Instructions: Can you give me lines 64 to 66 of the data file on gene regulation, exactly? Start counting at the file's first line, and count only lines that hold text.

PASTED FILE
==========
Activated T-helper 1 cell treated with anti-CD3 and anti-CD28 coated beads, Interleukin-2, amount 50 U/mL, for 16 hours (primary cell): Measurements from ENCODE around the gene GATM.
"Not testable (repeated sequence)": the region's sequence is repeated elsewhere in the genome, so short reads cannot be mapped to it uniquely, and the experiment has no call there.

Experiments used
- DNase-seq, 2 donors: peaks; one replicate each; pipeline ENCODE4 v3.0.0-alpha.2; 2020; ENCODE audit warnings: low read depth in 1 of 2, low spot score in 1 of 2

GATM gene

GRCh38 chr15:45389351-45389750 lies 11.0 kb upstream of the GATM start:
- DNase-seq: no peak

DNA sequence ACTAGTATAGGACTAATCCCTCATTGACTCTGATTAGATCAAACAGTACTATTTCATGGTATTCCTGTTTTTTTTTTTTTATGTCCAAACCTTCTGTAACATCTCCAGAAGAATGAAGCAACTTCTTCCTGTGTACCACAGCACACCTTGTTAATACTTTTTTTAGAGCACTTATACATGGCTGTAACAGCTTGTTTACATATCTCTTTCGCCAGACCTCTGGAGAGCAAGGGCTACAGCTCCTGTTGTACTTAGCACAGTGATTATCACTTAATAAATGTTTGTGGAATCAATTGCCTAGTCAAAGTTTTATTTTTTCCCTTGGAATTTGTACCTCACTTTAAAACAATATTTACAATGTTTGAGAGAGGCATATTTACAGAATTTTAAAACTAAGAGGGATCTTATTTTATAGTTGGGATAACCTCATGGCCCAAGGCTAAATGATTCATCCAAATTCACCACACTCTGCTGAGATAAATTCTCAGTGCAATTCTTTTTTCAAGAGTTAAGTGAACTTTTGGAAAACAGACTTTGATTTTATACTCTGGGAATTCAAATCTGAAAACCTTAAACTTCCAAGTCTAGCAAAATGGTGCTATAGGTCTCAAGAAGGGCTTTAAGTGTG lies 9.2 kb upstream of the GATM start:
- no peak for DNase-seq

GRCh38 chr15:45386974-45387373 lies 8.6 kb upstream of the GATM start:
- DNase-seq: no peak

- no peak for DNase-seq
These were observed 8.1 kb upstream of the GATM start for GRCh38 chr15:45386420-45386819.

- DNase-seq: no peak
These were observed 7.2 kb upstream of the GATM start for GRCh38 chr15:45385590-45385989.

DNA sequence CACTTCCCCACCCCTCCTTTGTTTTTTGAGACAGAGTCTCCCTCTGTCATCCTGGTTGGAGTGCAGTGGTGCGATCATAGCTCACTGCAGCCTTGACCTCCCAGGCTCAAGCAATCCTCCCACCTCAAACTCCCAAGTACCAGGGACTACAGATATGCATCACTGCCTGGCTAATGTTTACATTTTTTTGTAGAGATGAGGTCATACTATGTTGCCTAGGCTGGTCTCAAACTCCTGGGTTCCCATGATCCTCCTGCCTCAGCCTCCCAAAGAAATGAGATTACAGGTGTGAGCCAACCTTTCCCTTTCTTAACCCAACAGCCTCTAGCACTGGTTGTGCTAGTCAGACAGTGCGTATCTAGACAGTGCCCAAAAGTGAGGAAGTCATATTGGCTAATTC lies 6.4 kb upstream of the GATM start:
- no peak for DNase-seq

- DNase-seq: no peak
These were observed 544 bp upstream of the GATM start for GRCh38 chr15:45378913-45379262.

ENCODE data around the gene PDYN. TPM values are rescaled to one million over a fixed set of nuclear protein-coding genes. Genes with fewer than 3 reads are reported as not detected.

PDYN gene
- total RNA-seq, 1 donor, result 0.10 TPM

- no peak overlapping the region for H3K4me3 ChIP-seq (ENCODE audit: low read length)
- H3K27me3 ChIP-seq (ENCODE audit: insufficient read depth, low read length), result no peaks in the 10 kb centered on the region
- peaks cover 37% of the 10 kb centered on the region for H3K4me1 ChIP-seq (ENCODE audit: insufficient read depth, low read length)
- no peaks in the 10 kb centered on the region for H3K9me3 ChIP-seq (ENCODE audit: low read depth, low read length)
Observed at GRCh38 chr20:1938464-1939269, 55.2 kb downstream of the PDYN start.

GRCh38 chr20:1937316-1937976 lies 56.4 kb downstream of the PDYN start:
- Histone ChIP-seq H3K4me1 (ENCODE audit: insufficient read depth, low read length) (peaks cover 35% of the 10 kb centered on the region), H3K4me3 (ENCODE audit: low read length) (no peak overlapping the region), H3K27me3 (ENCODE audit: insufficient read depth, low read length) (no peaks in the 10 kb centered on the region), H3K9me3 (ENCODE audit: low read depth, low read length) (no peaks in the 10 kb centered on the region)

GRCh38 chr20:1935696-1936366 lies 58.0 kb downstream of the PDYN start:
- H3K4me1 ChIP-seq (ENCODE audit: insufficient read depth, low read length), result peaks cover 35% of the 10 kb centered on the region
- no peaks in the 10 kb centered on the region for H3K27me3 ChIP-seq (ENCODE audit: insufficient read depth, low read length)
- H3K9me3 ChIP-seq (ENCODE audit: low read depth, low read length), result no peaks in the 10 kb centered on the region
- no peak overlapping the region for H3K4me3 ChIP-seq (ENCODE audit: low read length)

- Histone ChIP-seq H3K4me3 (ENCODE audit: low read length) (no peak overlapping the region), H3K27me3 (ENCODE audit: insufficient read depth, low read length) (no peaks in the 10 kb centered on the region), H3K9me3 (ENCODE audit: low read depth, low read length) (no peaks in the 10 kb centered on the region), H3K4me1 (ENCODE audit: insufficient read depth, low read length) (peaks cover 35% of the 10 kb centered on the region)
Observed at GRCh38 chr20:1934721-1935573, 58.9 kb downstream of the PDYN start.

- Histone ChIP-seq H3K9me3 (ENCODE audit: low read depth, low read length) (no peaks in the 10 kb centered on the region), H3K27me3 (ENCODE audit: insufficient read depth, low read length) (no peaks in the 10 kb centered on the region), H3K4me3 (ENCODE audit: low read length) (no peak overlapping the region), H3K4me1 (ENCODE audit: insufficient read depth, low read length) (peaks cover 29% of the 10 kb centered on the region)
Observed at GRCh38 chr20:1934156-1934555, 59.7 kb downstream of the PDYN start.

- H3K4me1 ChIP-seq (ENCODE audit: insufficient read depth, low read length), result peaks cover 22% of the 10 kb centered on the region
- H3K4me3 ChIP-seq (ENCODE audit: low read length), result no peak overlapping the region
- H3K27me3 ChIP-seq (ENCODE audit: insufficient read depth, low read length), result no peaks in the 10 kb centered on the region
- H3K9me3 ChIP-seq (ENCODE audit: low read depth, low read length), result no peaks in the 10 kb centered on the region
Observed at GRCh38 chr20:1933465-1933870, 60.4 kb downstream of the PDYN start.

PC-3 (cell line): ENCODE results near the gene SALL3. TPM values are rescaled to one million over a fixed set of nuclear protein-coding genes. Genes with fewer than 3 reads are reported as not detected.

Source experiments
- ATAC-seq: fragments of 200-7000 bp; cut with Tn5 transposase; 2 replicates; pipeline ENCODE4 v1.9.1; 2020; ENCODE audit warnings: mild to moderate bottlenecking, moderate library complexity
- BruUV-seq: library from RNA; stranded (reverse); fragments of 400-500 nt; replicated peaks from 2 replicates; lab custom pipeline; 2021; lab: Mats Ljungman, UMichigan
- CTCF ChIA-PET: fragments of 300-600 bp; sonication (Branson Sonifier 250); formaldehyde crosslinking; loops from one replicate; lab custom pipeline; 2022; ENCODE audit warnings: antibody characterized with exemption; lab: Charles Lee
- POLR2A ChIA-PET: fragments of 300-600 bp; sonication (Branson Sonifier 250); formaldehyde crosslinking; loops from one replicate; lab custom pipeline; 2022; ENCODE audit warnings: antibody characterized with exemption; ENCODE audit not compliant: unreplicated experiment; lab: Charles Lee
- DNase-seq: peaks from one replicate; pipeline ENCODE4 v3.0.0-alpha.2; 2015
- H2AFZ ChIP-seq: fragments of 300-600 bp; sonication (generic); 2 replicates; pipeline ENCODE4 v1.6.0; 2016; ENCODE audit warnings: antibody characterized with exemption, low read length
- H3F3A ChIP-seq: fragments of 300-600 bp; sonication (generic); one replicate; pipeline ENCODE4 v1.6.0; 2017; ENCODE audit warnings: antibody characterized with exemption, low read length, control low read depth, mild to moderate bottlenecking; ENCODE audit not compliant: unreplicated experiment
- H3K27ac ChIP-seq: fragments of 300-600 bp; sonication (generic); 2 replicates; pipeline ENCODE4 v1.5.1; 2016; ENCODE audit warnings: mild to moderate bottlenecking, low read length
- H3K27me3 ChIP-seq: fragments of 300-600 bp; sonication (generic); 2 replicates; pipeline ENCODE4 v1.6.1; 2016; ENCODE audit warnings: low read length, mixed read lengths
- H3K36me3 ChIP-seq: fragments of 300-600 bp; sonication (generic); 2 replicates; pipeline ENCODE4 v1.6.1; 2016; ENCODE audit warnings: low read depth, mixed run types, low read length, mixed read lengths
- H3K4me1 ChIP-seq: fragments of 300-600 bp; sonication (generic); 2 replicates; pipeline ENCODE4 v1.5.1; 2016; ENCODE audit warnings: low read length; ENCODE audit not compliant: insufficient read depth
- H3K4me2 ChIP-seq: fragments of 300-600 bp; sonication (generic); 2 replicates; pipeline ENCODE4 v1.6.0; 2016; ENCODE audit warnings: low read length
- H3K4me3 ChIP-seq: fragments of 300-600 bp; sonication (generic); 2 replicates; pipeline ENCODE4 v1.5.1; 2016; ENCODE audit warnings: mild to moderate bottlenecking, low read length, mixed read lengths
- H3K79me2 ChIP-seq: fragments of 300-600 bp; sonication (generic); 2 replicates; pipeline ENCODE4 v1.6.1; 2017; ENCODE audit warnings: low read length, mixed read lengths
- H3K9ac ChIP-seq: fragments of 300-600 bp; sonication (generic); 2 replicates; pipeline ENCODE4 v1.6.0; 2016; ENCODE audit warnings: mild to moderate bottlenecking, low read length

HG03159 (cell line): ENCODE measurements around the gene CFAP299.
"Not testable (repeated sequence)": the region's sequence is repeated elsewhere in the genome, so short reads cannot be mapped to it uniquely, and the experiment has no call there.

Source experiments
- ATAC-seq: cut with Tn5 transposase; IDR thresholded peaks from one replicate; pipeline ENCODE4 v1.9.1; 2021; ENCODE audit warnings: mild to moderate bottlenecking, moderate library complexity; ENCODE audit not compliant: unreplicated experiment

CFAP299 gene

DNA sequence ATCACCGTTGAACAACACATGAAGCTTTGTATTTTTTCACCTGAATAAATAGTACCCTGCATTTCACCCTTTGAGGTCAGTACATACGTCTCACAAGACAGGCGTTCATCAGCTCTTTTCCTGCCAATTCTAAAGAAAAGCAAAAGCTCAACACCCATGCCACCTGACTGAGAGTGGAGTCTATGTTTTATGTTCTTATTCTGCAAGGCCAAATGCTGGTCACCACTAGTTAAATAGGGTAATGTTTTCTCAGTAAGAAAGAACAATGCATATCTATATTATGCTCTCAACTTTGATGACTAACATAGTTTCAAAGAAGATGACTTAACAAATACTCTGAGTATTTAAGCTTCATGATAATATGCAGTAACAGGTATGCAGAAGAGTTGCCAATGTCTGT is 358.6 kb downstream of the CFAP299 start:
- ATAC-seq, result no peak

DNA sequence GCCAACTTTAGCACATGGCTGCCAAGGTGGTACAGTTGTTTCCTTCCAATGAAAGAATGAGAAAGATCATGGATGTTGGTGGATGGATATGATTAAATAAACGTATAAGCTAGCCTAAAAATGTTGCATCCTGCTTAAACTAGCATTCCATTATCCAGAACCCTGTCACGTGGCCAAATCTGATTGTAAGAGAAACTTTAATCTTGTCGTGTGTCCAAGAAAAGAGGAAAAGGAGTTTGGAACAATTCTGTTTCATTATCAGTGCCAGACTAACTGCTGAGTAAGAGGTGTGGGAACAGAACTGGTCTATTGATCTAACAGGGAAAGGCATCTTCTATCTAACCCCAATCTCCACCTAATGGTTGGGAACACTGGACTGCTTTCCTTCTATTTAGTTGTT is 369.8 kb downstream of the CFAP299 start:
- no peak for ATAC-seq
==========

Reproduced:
- ATAC-seq: cut with Tn5 transposase; IDR thresholded peaks from one replicate; pipeline ENCODE4 v1.9.1; 2021; ENCODE audit warnings: mild to moderate bottlenecking, moderate library complexity; ENCODE audit not compliant: unreplicated experiment

CFAP299 gene

DNA sequence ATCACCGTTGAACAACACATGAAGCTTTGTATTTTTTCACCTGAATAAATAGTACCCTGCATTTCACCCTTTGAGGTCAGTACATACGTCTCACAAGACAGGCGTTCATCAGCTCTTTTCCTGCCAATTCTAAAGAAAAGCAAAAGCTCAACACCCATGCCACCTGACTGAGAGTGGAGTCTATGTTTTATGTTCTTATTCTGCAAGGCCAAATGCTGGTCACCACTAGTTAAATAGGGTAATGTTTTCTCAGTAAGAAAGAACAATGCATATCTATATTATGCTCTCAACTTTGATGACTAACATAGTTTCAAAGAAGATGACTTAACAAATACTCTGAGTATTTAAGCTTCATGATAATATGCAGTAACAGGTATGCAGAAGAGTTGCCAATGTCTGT is 358.6 kb downstream of the CFAP299 start: